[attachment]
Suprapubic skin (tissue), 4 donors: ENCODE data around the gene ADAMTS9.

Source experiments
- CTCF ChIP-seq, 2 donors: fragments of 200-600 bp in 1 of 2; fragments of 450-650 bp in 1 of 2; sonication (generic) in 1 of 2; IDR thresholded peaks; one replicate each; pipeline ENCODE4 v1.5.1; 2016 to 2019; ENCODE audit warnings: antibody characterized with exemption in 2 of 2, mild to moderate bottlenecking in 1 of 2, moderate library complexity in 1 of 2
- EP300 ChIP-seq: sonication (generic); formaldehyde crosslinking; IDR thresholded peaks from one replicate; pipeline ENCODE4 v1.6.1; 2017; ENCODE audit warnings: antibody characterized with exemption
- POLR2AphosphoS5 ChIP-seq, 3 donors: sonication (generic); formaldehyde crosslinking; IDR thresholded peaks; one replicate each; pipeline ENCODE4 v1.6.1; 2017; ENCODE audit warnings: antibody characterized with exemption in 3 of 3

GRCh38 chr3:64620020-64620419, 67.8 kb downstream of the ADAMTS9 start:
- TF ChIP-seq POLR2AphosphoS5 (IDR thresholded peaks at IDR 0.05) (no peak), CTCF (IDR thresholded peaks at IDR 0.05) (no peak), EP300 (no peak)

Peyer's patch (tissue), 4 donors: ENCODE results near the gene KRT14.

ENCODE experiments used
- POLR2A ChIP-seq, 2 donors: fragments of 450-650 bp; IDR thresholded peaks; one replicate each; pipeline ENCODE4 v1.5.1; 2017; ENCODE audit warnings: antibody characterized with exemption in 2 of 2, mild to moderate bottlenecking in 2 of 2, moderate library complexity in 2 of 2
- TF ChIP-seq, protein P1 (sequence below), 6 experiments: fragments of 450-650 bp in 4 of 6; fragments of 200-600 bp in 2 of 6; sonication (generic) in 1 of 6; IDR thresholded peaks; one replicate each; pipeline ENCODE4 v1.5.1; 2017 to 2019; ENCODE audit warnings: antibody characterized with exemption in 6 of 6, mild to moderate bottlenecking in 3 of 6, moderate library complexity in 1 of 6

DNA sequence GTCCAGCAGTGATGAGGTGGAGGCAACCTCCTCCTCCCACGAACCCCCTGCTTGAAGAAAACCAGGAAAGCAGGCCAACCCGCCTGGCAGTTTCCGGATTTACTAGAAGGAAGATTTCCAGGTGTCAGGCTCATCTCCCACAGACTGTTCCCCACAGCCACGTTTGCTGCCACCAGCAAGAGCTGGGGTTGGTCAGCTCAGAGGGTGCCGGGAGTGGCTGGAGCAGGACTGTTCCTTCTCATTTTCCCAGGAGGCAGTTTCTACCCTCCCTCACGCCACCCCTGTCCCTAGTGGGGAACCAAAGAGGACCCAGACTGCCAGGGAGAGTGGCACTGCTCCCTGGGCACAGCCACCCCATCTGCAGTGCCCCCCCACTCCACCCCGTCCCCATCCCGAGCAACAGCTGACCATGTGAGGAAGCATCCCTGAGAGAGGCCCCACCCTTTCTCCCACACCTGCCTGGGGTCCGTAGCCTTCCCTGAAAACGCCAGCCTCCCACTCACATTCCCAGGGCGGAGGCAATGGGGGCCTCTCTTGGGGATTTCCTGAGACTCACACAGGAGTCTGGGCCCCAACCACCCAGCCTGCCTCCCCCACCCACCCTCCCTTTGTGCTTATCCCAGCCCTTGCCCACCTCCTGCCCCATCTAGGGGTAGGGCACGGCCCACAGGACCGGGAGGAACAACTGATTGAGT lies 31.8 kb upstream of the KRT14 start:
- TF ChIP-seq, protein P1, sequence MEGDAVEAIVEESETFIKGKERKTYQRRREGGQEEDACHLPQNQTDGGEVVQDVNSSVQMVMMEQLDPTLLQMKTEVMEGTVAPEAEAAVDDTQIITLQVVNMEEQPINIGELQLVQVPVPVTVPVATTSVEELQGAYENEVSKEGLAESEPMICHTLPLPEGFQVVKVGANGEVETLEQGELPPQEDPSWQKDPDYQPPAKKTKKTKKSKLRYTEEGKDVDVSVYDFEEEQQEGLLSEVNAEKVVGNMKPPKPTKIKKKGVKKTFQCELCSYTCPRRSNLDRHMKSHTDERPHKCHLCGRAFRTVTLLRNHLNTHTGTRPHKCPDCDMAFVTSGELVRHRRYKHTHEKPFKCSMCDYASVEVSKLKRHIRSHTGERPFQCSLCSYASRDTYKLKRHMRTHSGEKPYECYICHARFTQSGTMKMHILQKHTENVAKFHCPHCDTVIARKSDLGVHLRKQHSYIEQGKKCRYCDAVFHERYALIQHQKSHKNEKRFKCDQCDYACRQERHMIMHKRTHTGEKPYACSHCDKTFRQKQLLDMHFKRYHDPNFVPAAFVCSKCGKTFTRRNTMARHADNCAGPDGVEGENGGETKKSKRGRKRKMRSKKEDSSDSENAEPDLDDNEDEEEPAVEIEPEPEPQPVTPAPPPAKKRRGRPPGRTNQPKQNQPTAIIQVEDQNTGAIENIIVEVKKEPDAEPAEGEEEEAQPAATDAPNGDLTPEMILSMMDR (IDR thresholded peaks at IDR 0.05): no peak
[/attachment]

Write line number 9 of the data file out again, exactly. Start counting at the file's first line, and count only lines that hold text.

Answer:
ENCODE experiments used